“It’s the uncertainty that causes the maximum distress,” said Lakshmi Vijayakumar, a psychiatrist and suicide expert in Chennai, who added that the pandemic had led to significantly more suicides among professionals.


    “They are burnt out and Zoomed out,” she said. “There is the fear of infection and financial insecurity.”

    The pandemic has compounded India’s economic challenges, with millions losing their jobs. The country’s economic output shrank by 24% in the three months to June compared with the same period last year, the steepest fall among the world’s largest economies.

    While casual laborers are beginning to pick up more work, middle-class professionals are still struggling.

    The Centre for Monitoring the Indian Economy (CMIE), a think-tank, reported that 6.6 million white-collar jobs — including those held by engineers, physicians and teachers — were lost between May and August 2020, the steepest fall among salaried workers.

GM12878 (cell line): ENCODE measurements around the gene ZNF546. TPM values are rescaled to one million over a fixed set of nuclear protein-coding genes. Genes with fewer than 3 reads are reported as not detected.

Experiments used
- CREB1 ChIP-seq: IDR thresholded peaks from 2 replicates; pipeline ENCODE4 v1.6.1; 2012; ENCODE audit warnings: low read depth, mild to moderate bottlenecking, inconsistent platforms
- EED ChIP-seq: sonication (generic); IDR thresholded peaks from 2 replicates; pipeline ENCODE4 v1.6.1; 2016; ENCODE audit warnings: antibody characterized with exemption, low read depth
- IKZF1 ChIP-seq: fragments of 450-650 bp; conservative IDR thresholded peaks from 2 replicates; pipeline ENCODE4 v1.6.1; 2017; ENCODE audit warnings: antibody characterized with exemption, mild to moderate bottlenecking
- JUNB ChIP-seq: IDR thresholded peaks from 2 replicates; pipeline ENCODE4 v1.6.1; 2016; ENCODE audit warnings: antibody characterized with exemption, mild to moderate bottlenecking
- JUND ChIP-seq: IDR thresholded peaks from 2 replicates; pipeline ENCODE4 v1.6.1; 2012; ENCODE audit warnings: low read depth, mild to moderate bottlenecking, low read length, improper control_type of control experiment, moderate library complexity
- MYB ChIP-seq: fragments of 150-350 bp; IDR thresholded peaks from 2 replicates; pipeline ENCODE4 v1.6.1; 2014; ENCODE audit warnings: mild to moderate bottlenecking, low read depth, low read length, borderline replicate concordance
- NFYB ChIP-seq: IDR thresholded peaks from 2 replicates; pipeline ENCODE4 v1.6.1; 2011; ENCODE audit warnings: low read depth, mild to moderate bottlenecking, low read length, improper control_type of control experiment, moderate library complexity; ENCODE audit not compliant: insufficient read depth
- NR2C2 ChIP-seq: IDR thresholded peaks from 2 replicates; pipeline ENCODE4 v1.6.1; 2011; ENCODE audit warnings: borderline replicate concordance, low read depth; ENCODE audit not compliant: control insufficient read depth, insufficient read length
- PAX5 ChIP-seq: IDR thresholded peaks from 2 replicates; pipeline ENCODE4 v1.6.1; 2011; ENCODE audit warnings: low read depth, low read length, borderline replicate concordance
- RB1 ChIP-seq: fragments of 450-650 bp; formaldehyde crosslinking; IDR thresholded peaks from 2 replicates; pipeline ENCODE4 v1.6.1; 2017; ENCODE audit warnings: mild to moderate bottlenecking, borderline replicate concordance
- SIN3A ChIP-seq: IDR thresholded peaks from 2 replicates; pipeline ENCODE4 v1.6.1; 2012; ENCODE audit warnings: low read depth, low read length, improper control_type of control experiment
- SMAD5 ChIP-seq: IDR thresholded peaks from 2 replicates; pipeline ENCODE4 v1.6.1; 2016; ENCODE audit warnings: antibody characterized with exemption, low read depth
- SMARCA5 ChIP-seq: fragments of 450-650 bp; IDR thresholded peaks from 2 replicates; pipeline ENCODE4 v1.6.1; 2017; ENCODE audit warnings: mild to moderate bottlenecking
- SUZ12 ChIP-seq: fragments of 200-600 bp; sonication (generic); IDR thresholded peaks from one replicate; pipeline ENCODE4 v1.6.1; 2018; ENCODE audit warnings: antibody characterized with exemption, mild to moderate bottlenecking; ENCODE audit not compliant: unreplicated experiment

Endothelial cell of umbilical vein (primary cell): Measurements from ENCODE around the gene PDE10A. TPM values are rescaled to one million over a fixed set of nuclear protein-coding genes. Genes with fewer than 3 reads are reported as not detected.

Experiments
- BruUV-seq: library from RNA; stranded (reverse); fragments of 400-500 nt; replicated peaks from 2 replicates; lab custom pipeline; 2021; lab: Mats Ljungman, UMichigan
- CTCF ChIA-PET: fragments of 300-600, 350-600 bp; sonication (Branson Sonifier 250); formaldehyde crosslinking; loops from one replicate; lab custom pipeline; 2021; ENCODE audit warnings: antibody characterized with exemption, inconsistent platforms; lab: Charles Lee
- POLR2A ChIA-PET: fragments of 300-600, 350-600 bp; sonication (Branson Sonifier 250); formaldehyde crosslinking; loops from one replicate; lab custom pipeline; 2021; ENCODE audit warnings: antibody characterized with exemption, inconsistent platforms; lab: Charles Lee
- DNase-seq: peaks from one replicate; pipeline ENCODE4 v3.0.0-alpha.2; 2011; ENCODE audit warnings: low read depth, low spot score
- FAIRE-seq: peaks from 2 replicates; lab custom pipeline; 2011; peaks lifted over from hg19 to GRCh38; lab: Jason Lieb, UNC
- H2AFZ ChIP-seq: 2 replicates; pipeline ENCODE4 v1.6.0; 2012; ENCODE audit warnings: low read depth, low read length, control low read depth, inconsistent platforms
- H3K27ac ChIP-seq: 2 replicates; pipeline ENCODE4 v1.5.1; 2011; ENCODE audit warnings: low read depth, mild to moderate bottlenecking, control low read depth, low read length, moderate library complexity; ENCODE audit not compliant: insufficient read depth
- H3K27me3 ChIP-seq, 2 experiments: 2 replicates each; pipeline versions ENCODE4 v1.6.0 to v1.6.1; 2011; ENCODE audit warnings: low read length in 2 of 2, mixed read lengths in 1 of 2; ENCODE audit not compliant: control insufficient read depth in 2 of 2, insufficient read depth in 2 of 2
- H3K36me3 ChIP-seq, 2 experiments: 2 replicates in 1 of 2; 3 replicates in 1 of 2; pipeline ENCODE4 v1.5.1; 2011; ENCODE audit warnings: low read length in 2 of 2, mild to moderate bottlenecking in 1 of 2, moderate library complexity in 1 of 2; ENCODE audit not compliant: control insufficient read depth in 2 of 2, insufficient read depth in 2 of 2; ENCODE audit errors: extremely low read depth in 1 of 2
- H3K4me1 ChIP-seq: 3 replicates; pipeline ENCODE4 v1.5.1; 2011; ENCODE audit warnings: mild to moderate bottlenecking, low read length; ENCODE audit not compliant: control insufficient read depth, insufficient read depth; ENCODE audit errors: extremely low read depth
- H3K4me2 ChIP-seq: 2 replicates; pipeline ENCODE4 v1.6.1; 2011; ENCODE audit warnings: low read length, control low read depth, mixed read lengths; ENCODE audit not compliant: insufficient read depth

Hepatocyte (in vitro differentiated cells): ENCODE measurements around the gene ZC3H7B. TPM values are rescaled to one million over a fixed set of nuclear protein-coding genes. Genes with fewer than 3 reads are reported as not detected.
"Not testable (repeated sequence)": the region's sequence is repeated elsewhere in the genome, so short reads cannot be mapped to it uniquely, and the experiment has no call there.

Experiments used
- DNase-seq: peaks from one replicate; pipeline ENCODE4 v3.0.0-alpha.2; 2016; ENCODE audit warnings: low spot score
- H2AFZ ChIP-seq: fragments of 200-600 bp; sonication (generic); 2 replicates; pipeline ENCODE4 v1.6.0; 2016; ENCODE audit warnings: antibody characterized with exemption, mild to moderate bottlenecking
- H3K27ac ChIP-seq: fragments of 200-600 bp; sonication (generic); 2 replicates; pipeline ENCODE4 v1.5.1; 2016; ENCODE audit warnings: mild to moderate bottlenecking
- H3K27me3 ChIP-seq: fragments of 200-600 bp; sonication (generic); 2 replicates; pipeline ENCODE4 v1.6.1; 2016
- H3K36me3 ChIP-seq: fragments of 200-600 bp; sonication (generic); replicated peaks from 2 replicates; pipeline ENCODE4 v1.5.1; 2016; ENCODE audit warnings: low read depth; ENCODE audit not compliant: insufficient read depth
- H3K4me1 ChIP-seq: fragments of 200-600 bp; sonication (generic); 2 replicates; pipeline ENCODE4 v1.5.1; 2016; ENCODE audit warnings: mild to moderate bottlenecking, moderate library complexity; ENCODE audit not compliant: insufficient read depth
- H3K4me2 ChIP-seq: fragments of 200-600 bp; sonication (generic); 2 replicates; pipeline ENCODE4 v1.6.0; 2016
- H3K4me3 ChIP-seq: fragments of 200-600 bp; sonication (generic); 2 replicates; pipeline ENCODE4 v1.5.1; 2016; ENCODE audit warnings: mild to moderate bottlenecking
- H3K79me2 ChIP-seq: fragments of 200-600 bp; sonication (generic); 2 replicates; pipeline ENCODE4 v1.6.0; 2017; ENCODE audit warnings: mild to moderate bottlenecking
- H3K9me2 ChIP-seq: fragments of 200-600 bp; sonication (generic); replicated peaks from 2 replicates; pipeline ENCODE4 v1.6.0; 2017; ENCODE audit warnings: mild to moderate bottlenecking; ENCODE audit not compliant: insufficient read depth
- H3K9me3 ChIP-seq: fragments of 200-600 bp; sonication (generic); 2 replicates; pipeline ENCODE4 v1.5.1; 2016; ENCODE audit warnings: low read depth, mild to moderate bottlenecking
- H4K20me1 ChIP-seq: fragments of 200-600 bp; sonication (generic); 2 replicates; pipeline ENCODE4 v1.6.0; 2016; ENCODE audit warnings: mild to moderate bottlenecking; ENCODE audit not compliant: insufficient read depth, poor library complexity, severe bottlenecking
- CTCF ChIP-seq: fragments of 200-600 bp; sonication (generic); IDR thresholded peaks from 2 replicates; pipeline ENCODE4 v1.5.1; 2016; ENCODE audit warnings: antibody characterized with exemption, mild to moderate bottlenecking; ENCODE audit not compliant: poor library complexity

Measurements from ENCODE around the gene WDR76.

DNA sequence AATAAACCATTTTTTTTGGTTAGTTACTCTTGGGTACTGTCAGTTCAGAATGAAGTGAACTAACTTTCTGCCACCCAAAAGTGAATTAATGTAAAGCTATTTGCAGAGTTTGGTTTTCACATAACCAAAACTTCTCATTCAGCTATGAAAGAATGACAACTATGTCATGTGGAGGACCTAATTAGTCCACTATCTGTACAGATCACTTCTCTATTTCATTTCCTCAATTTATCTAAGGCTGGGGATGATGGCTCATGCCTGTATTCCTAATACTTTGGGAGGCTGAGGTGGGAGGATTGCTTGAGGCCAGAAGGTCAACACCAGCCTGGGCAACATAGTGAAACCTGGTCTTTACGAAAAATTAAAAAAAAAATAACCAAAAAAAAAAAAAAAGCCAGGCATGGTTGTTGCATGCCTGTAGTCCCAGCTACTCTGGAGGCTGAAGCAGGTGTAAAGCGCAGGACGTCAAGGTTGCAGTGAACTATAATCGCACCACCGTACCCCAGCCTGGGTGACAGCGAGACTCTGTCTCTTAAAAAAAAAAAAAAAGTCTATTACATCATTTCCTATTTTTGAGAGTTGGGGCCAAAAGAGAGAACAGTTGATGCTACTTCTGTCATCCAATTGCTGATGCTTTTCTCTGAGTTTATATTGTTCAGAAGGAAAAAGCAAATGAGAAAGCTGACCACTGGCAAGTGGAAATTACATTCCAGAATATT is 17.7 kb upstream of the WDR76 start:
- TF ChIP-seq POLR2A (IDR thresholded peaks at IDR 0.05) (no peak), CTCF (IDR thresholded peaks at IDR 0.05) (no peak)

Efforts to revive the economy have been thwarted by rising numbers of infections. With more than 6.6 million confirmed coronavirus cases, India is expected to surpass the U.S. soon as the country with the highest number of infections.

    “There is fear and widespread panic,” said Shamika Ravi, economist at Brookings Institution in New Delhi. “The entire Indian economy is in the petrified zone.”

    As the coronavirus cases continued to climb through the summer, so did white-collar job cuts.

    Vinod AJ lost his job in August as a software engineer earning about $1,219 a month with Cognizant.